Interactive Fiction is a computer game form characterized by the use of text both as input from the player as well as output. Its popularity peaked during the 1980s with works by Infocom like Zork and an adaptation of Hitchhiker's Guide to the Galaxy. Later, as personal computers became capable of displaying better graphics, Interactive Fiction died out as a commercial form, but it was kept alive by hobbyists who continue to produce IF games, the best of which measure up quite well against the old commercial games. I've found writing IF to be very rewarding. It is an excellent way for a single author with a little writing and programming ability to create an immersive experience of taking part in a story and exploring a world of the author's creation.
This is either a really great game I just didn't fully understand, or a pretty average game that does a great job of seeming to be a really great game I didn't fully understand.A New Life was my first full length interactive fiction game. It is a fantasy game that borrows liberally from the tropes of the genre, but gives them (hopefully) fresh twists. The reviewers generally praised the depth of implementation and worldbuilding, but had trouble with finding a strand of the plot and with the PC's (lack of) motivation.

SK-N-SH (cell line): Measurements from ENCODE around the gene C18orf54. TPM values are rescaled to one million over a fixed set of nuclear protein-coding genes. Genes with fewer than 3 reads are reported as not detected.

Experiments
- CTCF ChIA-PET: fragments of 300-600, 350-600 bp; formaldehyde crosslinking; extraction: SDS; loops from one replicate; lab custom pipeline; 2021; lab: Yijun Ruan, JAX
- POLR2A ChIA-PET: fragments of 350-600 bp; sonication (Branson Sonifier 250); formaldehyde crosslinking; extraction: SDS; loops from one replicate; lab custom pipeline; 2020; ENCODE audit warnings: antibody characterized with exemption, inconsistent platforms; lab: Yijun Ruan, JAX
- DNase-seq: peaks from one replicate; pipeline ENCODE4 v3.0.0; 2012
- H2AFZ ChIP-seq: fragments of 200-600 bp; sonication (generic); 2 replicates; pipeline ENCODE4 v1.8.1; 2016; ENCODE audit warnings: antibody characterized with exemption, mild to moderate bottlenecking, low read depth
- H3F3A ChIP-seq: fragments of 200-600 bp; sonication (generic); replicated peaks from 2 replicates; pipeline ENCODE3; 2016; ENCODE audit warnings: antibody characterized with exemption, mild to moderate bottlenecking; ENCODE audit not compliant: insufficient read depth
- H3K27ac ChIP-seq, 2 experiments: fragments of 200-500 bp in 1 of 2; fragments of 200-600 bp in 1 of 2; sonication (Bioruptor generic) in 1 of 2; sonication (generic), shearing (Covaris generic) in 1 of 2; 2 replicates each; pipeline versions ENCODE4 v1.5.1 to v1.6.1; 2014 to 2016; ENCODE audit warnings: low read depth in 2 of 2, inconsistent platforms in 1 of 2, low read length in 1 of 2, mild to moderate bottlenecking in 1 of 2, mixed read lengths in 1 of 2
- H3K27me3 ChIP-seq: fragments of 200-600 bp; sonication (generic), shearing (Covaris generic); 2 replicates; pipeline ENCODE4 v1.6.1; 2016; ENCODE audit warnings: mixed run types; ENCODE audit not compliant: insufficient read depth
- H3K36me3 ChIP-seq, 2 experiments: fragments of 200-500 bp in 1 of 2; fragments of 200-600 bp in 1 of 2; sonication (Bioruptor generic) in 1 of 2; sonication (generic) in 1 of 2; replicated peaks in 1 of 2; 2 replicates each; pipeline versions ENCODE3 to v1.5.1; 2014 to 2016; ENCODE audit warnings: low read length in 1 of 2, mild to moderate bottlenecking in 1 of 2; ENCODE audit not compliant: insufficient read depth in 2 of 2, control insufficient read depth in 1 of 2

Download the original competition release.
I will be releasing a new version shortly which fixes some of the problems present in the original release.
You need a zcode interpreter to play this game.
PrologueComp was a mini-competition for prologues of unwritten IF games, that is, just the text that comes before the first prompt. I wrote the whole thing in the two hours immediately preceding the competition deadline.
I'd like to write the rest of this game someday, but coming up with a playable game from this scenario could be very tricky.
A game in 140 characters of code (not counting whitespace) written for TWIFcomp. You can download the source here. This version is the post-competition enhanced deluxe version. (I figured out how to save 13 characters and used the space to squeeze in a new feature.)
Directions: To play the game, type "perl makeallsad.pl" on the command line of a system that has perl and a command line. "QUIT" quits the game, "G" repeats the last command, and everything else... well, that would be telling.
If you're ready to be spoiled, feel free to look at the source code below.